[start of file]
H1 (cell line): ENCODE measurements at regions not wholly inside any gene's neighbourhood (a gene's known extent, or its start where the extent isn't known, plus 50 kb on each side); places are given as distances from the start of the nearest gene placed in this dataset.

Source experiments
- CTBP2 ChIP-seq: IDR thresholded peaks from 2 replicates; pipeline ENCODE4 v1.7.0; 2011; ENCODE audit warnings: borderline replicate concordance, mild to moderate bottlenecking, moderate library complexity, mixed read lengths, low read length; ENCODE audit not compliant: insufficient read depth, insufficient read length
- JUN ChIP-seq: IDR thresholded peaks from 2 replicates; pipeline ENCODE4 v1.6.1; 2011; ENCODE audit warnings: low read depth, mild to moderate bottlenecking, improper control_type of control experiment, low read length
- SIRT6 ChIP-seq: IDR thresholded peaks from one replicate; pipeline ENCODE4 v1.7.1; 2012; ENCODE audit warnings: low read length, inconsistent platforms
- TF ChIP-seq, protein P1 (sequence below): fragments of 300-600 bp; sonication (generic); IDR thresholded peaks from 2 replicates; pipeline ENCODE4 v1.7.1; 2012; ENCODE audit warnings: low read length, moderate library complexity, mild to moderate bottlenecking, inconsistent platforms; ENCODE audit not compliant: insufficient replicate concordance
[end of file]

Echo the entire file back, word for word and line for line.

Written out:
H1 (cell line): ENCODE measurements at regions not wholly inside any gene's neighbourhood (a gene's known extent, or its start where the extent isn't known, plus 50 kb on each side); places are given as distances from the start of the nearest gene placed in this dataset.

Source experiments
- CTBP2 ChIP-seq: IDR thresholded peaks from 2 replicates; pipeline ENCODE4 v1.7.0; 2011; ENCODE audit warnings: borderline replicate concordance, mild to moderate bottlenecking, moderate library complexity, mixed read lengths, low read length; ENCODE audit not compliant: insufficient read depth, insufficient read length
- JUN ChIP-seq: IDR thresholded peaks from 2 replicates; pipeline ENCODE4 v1.6.1; 2011; ENCODE audit warnings: low read depth, mild to moderate bottlenecking, improper control_type of control experiment, low read length
- SIRT6 ChIP-seq: IDR thresholded peaks from one replicate; pipeline ENCODE4 v1.7.1; 2012; ENCODE audit warnings: low read length, inconsistent platforms
- TF ChIP-seq, protein P1 (sequence below): fragments of 300-600 bp; sonication (generic); IDR thresholded peaks from 2 replicates; pipeline ENCODE4 v1.7.1; 2012; ENCODE audit warnings: low read length, moderate library complexity, mild to moderate bottlenecking, inconsistent platforms; ENCODE audit not compliant: insufficient replicate concordance